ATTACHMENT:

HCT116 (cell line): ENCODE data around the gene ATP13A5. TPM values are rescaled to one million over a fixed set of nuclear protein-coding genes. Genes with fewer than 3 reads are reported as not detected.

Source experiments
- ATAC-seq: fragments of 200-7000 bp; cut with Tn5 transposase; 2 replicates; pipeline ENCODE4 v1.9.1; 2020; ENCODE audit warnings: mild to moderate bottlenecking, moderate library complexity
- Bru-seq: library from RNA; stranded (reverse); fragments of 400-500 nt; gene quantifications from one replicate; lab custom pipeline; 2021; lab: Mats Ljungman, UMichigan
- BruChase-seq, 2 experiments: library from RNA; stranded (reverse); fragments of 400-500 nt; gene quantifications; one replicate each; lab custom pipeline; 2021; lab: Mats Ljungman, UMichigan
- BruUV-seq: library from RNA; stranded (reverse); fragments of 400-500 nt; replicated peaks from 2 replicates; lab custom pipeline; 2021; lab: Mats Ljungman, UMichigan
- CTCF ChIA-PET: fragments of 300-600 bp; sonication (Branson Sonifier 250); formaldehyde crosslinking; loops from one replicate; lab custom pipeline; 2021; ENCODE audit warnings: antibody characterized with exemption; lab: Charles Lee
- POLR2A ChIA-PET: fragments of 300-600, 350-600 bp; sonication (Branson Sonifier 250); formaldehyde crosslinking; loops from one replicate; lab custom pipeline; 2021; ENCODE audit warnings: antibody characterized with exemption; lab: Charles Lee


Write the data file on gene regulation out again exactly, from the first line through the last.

HCT116 (cell line): ENCODE data around the gene ATP13A5. TPM values are rescaled to one million over a fixed set of nuclear protein-coding genes. Genes with fewer than 3 reads are reported as not detected.

Source experiments
- ATAC-seq: fragments of 200-7000 bp; cut with Tn5 transposase; 2 replicates; pipeline ENCODE4 v1.9.1; 2020; ENCODE audit warnings: mild to moderate bottlenecking, moderate library complexity
- Bru-seq: library from RNA; stranded (reverse); fragments of 400-500 nt; gene quantifications from one replicate; lab custom pipeline; 2021; lab: Mats Ljungman, UMichigan
- BruChase-seq, 2 experiments: library from RNA; stranded (reverse); fragments of 400-500 nt; gene quantifications; one replicate each; lab custom pipeline; 2021; lab: Mats Ljungman, UMichigan
- BruUV-seq: library from RNA; stranded (reverse); fragments of 400-500 nt; replicated peaks from 2 replicates; lab custom pipeline; 2021; lab: Mats Ljungman, UMichigan
- CTCF ChIA-PET: fragments of 300-600 bp; sonication (Branson Sonifier 250); formaldehyde crosslinking; loops from one replicate; lab custom pipeline; 2021; ENCODE audit warnings: antibody characterized with exemption; lab: Charles Lee
- POLR2A ChIA-PET: fragments of 300-600, 350-600 bp; sonication (Branson Sonifier 250); formaldehyde crosslinking; loops from one replicate; lab custom pipeline; 2021; ENCODE audit warnings: antibody characterized with exemption; lab: Charles Lee